August is National Breastfeeding month. In the United States, over 79 percent of newborns are breast fed. Much of the research indicates that breastfeeding plays an important role in the development of an infant. In addition to containing all the vitamins and nutrients your baby needs in the first six months of life, breast milk is chockfull of disease-fighting substances that protect your baby from illness.
- As previously stated, breastfeeding helps to build your baby’s immune system. These babies have better protection against allergies, asthma, Crohn’s disease, eczema, heart disease, juvenile rheumatoid arthritis, lymphoma, respiratory infections, and Type 1 and Type 2 diabetes. Breast milk also contains antibodies to give the infant immunity to certain illnesses that the mother is immune to.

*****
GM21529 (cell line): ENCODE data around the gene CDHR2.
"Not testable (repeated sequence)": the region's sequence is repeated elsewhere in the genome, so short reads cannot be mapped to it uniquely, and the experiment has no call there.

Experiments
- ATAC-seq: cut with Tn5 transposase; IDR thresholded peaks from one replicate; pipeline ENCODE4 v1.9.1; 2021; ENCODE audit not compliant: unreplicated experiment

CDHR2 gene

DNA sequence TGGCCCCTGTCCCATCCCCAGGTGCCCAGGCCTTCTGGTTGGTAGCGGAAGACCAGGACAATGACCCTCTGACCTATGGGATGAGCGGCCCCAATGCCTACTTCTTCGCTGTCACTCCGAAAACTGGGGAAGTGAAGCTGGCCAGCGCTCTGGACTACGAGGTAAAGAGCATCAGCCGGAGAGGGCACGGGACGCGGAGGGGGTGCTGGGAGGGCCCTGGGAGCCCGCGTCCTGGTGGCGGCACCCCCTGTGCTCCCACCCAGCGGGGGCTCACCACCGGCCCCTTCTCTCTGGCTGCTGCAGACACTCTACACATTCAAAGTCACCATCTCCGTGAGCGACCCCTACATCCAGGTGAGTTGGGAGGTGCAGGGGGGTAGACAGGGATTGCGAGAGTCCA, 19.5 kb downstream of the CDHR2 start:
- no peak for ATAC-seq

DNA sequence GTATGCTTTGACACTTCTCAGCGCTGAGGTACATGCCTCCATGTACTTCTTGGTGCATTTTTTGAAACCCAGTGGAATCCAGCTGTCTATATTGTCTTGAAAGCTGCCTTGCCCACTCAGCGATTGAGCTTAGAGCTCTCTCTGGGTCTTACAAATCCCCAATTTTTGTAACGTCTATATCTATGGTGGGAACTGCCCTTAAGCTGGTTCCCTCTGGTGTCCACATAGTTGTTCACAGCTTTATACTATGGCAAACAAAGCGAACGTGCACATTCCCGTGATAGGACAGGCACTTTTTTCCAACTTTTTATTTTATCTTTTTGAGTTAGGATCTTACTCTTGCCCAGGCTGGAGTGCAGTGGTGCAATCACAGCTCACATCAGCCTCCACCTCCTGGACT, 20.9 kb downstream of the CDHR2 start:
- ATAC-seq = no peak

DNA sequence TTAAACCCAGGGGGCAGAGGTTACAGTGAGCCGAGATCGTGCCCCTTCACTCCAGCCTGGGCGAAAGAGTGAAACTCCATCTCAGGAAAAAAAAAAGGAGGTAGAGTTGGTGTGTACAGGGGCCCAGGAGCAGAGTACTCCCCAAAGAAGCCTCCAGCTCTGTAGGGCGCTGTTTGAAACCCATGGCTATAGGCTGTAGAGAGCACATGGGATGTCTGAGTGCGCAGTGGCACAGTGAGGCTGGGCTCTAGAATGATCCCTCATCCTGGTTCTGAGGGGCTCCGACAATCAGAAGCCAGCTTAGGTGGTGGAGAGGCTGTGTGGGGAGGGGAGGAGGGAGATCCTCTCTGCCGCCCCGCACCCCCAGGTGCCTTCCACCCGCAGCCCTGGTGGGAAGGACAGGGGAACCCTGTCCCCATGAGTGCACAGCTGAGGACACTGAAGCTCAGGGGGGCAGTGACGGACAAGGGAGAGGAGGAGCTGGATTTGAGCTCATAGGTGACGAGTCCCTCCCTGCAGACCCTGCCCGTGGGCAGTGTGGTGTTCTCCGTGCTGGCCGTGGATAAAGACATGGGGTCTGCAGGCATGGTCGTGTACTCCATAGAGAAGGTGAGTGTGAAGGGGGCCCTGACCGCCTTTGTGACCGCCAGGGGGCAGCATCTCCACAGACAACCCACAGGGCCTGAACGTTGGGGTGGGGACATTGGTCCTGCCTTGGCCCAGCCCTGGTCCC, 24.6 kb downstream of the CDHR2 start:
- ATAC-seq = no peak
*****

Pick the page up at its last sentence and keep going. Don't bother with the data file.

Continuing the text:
- Breastfeeding helps the mother lose weight faster. It facilitates uterine contractions, which helps the uterus to return to its pre-pregnancy size.
- Breastfeeding reduces risk for obesity. Breast milk contains an enzyme called adiponectin, which helps your body process fats. The longer the baby is breastfed, the lower the risk.
- Breast milk helps to develop the baby’s brain and develop the baby’s brain and develop emotions. Babies are more alert and produce the hormone oxytocin to help them bond with the mother.
- Breastfeeding lowers the risk of cancer and osteoporosis in the mother later in life.
- Breastfeeding saves time and money. Breast milk is available and fresh. Breastfeeding also requires less medical visits to the doctor and helps to save on medical expenses.